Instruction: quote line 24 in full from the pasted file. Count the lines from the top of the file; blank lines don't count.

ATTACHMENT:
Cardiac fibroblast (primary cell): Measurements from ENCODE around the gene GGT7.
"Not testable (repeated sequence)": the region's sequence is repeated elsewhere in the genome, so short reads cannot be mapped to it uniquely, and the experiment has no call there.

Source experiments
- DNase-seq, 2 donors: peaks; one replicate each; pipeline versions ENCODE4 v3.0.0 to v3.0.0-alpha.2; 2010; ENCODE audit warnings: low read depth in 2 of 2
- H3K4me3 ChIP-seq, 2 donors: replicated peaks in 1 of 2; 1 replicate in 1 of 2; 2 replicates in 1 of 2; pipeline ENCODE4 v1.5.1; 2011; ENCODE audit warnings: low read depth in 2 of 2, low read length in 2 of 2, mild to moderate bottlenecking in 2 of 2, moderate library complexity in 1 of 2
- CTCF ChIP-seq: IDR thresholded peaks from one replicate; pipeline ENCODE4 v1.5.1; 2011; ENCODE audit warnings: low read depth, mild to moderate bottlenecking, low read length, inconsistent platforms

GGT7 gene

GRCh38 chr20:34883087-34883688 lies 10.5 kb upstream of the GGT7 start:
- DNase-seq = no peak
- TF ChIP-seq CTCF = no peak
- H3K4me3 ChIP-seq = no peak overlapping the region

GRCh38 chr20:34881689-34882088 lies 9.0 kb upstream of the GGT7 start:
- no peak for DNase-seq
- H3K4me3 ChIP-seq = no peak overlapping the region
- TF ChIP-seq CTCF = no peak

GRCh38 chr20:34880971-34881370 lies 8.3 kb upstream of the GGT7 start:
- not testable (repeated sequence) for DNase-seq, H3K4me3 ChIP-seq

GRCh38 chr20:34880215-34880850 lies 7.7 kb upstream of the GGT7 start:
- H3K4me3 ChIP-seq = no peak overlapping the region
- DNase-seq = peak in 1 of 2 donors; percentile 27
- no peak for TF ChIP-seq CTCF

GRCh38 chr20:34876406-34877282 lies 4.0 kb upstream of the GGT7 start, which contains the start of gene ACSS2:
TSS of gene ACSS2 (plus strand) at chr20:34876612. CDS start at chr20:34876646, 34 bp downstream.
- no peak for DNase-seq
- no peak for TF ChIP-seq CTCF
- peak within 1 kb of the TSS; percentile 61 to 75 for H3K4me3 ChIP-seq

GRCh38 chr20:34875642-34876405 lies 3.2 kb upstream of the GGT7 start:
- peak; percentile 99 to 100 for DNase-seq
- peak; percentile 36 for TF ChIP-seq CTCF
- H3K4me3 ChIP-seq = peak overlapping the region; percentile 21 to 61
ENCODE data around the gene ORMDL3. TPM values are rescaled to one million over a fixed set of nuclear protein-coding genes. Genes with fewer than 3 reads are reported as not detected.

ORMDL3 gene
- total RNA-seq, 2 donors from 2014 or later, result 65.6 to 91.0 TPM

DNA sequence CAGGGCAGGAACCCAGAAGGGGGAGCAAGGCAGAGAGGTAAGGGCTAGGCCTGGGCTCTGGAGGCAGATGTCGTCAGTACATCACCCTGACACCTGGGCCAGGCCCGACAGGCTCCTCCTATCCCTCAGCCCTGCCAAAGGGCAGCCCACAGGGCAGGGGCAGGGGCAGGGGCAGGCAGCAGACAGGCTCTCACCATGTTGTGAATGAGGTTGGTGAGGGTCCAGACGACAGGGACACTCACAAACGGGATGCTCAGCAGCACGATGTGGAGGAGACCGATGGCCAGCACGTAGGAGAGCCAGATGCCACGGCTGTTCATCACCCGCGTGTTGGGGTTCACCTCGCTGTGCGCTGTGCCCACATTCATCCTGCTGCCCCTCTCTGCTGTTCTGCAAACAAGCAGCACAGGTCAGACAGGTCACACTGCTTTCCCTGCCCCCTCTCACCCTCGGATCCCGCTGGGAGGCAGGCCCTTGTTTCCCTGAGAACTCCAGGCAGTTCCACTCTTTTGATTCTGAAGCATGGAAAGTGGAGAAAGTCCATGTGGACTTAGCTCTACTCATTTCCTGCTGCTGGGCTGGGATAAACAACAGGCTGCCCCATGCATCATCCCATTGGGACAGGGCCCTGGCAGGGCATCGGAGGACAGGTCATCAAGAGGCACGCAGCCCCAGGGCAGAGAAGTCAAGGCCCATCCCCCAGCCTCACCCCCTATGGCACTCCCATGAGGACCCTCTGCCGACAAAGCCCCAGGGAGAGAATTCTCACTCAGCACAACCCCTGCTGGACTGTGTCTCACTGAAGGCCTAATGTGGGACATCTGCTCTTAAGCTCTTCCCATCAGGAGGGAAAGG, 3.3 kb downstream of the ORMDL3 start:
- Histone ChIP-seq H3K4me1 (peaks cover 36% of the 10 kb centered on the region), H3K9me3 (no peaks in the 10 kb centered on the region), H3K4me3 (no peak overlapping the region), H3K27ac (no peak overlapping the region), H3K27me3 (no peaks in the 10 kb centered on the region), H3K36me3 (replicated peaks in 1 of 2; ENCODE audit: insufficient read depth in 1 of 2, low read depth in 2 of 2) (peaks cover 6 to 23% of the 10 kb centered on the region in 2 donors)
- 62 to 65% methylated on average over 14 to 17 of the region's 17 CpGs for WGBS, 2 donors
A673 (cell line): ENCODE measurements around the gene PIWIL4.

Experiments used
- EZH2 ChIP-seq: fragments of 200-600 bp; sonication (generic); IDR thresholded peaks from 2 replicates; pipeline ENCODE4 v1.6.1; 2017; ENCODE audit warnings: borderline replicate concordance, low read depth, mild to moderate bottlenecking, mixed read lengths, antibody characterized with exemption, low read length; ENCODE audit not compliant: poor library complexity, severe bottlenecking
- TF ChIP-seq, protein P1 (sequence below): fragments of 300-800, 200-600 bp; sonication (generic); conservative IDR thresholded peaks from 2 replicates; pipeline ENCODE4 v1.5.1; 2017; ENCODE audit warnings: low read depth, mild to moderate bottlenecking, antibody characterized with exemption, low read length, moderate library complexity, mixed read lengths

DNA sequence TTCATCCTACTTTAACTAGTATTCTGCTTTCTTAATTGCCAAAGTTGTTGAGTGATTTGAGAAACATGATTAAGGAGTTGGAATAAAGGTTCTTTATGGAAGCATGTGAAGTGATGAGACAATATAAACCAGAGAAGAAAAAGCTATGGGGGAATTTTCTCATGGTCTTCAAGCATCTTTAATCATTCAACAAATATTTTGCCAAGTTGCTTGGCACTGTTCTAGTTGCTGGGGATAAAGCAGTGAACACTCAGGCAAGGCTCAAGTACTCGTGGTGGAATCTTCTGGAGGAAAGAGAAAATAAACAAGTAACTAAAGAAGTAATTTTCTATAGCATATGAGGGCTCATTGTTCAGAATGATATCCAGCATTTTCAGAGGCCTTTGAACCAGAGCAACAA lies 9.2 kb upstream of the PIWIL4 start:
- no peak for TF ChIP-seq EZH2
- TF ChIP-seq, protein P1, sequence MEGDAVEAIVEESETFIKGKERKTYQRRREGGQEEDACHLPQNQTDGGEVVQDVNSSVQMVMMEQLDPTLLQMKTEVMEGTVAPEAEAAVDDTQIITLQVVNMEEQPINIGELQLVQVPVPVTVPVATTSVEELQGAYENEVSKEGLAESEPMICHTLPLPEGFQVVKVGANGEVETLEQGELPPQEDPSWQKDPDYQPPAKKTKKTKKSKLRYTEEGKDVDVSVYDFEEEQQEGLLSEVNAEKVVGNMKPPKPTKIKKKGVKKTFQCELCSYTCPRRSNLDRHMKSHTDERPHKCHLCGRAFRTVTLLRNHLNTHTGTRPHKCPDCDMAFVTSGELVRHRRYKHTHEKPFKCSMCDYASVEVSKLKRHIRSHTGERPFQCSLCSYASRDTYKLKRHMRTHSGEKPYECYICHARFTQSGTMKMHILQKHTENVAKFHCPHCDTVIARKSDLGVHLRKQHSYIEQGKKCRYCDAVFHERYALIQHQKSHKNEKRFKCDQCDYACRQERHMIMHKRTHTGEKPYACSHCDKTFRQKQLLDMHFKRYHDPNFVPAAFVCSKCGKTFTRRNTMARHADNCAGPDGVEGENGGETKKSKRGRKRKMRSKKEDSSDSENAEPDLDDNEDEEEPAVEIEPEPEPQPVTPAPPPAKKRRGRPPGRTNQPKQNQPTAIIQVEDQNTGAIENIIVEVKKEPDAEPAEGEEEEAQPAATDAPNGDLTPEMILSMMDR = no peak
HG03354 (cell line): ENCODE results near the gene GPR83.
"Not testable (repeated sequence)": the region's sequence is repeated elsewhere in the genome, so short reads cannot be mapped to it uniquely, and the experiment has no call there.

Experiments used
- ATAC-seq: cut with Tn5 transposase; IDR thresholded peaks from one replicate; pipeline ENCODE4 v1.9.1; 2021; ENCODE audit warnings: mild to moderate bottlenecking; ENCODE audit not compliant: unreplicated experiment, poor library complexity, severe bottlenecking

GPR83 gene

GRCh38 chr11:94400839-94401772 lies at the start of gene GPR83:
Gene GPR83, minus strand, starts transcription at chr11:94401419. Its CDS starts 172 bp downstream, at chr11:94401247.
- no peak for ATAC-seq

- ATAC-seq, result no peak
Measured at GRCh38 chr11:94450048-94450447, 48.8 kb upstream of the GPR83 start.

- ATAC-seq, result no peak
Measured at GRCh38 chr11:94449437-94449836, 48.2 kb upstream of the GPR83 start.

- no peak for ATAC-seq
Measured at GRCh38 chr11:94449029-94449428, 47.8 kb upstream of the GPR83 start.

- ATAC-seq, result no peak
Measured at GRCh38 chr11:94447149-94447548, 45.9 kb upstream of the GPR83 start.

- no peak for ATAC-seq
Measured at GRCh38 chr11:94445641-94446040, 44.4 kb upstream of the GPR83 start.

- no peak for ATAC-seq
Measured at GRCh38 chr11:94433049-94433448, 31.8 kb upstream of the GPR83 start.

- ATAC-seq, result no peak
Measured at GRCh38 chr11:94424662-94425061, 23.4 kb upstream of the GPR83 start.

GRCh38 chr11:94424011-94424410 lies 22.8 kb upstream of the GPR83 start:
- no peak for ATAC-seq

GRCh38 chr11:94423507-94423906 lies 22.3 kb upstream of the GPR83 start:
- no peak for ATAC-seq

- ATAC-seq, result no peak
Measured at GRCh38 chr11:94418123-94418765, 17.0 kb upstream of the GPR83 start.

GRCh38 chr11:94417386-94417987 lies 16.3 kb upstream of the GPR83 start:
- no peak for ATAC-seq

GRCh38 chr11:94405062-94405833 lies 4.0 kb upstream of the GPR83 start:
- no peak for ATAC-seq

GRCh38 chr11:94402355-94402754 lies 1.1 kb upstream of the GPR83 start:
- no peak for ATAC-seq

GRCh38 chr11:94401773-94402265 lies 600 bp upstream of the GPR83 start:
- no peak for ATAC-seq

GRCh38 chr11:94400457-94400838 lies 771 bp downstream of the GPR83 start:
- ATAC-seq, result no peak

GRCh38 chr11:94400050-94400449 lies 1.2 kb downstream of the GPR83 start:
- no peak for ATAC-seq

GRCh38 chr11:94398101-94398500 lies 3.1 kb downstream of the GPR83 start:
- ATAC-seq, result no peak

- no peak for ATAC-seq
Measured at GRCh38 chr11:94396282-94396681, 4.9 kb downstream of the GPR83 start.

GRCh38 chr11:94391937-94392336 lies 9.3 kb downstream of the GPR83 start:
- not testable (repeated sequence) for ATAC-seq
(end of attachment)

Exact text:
- no peak for DNase-seq